|Margaret's story (50, VIC)|
I was diagnosed with bowel cancer in 2007 at the age of 50.
I had been noticing changes in my bowel habits for some time but it wasn’t until my abdomen was severely distended and I lost the use of my bowels that I was admitted to hospital.
I was on holiday in Port Douglas at the time, so I was taken to Mossman Hospital.
The doctors couldn’t work out what was wrong at first so they kept me in and put me on a 10-day liquid diet.
I was transferred to a hospital in Cairns for emergency surgery and, although I’m still not entirely sure what the surgery involved, I was diagnosed with cancer and had a large amount of my bowel removed, as well as some lymph nodes and an ovary, which were also found to be cancerous.
The cancer in my bowel was stage III by the time they found it so I had to undergo fortnightly chemotherapy for six months, but luckily I wasn’t fitted with a stoma. The side effects of the chemo included tingling in my hands and feet, nausea, tiredness, ulcers and generally feeling unwell.
I finished chemo in 2008. My oncologist is great – very honest and straightforward, always telling me exactly what he thinks and never sugar-coating things, which is exactly what I need. At this stage, I’m clear of cancer, but I continue to have check-ups with the oncologist every six months.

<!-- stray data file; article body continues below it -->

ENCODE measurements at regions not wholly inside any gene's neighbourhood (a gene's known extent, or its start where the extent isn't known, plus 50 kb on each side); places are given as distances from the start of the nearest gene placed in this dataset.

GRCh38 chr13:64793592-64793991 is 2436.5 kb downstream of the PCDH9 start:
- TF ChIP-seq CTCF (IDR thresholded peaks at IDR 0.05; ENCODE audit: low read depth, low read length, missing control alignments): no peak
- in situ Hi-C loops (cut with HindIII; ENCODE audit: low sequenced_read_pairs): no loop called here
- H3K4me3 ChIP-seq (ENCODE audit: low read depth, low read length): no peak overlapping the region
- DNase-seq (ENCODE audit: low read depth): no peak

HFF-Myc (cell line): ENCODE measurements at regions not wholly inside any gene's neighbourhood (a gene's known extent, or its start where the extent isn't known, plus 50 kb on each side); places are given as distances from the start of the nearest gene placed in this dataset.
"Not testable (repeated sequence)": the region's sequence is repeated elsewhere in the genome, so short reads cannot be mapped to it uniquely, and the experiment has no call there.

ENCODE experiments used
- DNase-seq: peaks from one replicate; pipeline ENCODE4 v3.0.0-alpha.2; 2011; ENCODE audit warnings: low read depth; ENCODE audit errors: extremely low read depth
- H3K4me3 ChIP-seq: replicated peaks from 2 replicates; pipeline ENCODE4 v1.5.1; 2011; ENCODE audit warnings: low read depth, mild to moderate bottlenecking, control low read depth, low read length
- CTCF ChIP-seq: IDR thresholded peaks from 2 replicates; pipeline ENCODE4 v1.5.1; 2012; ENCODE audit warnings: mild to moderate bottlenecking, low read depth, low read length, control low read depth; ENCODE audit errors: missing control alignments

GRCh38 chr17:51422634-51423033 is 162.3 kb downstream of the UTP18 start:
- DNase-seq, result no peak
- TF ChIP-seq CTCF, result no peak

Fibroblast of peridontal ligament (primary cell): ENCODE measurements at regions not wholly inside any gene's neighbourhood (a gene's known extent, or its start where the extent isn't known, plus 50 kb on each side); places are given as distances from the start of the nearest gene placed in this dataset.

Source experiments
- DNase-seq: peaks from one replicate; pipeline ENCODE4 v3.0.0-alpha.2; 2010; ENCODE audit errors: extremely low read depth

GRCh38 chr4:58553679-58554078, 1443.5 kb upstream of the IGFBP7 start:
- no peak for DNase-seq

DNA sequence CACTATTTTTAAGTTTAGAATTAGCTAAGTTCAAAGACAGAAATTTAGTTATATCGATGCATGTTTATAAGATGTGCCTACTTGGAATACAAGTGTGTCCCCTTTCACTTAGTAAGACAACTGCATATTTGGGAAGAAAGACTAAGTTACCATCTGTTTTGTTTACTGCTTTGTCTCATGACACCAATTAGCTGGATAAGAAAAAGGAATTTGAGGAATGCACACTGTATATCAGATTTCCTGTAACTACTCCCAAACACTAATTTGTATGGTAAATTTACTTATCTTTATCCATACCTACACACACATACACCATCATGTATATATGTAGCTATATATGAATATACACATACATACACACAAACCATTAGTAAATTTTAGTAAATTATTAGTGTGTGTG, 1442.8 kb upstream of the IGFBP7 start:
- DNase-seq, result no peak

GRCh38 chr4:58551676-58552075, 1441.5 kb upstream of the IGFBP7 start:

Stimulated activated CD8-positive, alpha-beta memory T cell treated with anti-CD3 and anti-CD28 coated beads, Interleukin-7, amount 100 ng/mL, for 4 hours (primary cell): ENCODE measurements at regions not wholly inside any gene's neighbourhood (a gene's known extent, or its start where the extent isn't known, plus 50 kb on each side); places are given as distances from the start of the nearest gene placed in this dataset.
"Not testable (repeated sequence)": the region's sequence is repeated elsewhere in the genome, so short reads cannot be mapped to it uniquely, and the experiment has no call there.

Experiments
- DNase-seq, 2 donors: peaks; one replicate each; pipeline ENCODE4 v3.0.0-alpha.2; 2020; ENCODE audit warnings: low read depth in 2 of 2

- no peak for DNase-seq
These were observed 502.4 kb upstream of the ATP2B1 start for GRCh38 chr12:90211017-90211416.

Before I was diagnosed, I thought there was no bowel cancer in my family, but it turns out that my sister had been having bowel problems too and had actually had surgery the day before mine. She was also diagnosed with bowel cancer but has now been given the all clear without having to have chemotherapy.
I believe I led a reasonably healthy lifestyle before I was diagnosed and I continue to do so. I need to move my bowels regularly because of the surgery or else I’ll start to feel quite unwell, so I take fibre gel and drink lots of water to help the process along.
Life after cancer has certainly taken on a different meaning. I find my priorities have changed, and spending quality time with people is my absolute top priority. My family and friends were my greatest support throughout the experience – I admit I went into a cocoon when I was first diagnosed, trying to prepare myself for what was to come and give myself some time out, but I truly believe a support system is crucial.
Even after all this, I would love to be in contact with someone else who has experienced bowel cancer and who understands where you are coming from. Friends and family are wonderful, but often they just can’t completely understand.